Porcupine Meatballs are hearty and well-seasoned meatballs with rice that simmer in a rich tomato sauce. This is a family recipe passed down from my grandma and I know that your family will love it too!
Another great way of making these famous porcupine meatballs is in the slow cooker recipe. Enjoy both ways depending on what is best for your family!
Oh porcupine meatballs. How I love you.
This was a recipe that my grandmother used to cook for my mom. My mom would make it for us all of the time and now I make it for my family! These kind of “tried and true” recipes that are passed down are the very best. So many memories come back to me when I make these for my family. I remember how excited we would all get when my mom was making porcupine meatballs for dinner. I loved to help her in the kitchen and make the little meatballs. As soon as they were done, they were devoured by our family in a matter of minutes.
I love using McCormick spices because they are such high quality and add such amazing flavor to your dish. McCormick has been around since 1889. I remember looking in my grandmothers cabinets and seeing the red caps in her cupboards. My mom uses them in her cooking and now I use them in mine. It is a company that I can stand behind and know and love.
Now is the time to keep your cupboards stocked with all of your favorite McCormick spices. We are entering in the cozy comfort food season full of casseroles, soups, and slow cooker meals.
I am always using garlic powder, paprika, chili powder, and tons of cinnamon throughout the year. And McCormick has so many other amazing quality spices that I love to use as well.
- Ground Beef: Ground Chuck is the best for meatballs
- Long grain rice: This type of rice includes American long-grain white and brown rice, Basmati rice, and Jasmine rice, and produces distinct firm grains that stay fluffy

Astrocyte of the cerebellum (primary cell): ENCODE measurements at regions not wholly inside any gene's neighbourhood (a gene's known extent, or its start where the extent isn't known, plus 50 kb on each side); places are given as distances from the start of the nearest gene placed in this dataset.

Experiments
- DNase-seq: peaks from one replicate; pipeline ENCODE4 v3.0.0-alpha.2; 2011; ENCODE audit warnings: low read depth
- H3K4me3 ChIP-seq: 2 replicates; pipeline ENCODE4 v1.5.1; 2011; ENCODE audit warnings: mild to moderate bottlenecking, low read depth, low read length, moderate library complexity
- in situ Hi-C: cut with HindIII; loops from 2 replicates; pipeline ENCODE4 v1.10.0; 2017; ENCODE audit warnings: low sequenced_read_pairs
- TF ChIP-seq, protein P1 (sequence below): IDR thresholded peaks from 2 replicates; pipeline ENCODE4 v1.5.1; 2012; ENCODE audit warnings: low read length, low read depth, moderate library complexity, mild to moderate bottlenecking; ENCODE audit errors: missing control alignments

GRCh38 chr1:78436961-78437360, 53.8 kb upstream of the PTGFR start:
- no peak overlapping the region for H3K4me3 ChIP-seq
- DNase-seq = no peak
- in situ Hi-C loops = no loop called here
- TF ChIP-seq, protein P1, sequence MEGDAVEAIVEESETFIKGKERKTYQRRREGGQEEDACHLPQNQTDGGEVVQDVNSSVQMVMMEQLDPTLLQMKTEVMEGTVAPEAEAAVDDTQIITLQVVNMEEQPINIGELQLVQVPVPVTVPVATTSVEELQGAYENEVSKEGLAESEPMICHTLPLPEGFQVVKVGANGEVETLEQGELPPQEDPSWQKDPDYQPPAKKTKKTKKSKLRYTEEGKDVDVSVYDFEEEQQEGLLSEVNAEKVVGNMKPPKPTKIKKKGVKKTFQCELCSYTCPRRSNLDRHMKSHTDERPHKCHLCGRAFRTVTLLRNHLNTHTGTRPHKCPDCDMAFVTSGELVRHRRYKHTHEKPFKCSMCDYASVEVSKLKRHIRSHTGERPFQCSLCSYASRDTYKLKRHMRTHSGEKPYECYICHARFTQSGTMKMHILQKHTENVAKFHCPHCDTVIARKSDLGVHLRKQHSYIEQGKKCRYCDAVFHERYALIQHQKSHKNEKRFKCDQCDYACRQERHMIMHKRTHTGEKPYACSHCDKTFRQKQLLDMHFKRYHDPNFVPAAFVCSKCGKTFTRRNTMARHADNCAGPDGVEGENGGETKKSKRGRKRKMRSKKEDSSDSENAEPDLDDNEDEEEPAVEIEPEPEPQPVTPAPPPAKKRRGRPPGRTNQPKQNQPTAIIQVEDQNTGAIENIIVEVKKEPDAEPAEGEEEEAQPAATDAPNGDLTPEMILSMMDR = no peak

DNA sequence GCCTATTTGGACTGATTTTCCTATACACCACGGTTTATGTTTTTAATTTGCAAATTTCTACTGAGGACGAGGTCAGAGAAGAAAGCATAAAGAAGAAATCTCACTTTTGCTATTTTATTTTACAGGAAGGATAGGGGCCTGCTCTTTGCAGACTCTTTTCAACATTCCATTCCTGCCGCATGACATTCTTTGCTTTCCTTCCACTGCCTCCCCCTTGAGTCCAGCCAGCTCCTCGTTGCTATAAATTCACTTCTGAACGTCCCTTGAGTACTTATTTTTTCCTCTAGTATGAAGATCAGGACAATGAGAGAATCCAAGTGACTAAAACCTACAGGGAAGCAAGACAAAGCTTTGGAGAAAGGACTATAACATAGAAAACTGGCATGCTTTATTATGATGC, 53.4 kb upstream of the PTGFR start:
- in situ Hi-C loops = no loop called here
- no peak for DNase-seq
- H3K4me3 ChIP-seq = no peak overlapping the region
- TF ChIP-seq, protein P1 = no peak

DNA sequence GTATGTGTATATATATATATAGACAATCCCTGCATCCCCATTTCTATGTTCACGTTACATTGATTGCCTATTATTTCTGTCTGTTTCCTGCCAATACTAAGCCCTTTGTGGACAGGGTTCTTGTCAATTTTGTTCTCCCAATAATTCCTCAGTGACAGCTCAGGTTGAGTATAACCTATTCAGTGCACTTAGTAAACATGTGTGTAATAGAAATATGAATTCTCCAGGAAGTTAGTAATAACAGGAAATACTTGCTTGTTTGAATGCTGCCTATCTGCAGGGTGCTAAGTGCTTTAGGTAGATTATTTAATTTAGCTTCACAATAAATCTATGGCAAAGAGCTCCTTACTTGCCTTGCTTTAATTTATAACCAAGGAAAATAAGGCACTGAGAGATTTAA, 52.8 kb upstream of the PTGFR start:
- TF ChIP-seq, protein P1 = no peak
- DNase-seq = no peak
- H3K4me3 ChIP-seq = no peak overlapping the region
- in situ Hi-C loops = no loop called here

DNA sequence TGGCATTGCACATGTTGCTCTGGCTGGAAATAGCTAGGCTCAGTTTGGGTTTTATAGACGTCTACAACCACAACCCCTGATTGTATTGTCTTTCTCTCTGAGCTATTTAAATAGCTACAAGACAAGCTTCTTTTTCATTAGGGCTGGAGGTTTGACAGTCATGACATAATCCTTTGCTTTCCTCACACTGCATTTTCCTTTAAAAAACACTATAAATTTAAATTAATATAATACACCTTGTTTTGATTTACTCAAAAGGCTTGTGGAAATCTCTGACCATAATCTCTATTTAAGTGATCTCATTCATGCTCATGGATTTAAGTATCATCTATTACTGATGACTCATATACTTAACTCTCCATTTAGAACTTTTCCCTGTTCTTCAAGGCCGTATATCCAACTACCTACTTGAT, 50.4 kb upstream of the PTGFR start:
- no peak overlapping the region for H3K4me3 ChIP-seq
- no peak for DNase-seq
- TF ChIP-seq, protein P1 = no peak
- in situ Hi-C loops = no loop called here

- Egg: This will be the binding agent that holds everything in shape
- Parsley: Adds balance to this savory dish and brightens the flavor
- Onion: The onion gives the meatballs a cleaner taste
- Garlic Powder: This powder has a slightly sweeter taste than fresh garlic
- Paprika: Colorful Spice derived from ground peppers gives these meatballs their stand out flavor
- Pepper: Add to taste
- Salt – Adding salt to your food will enhance the other flavors
- Condensed tomato soup: Using this in both the meatball and the sauce gives the tomato texture consistency
- Water: Used to thin out the sauce
- Worcestershire sauce: Made from a base of vinegar, which gives it a bit of a tangy flavor, this sauce adds both sweet and savory tastes to the sauce
How to Make Porcupine Meatballs:
These porcupine meatballs are well seasoned with McCormick spices to bring out amazing flavor. The rice in the meatball which give it the porcupine name add such a delicious texture. They simmer in a rich tomato sauce and cook to perfection.
These are some of the best little meatballs that you are going to eat. They are a family favorite of ours and I know that they will become a family favorite at your house as well!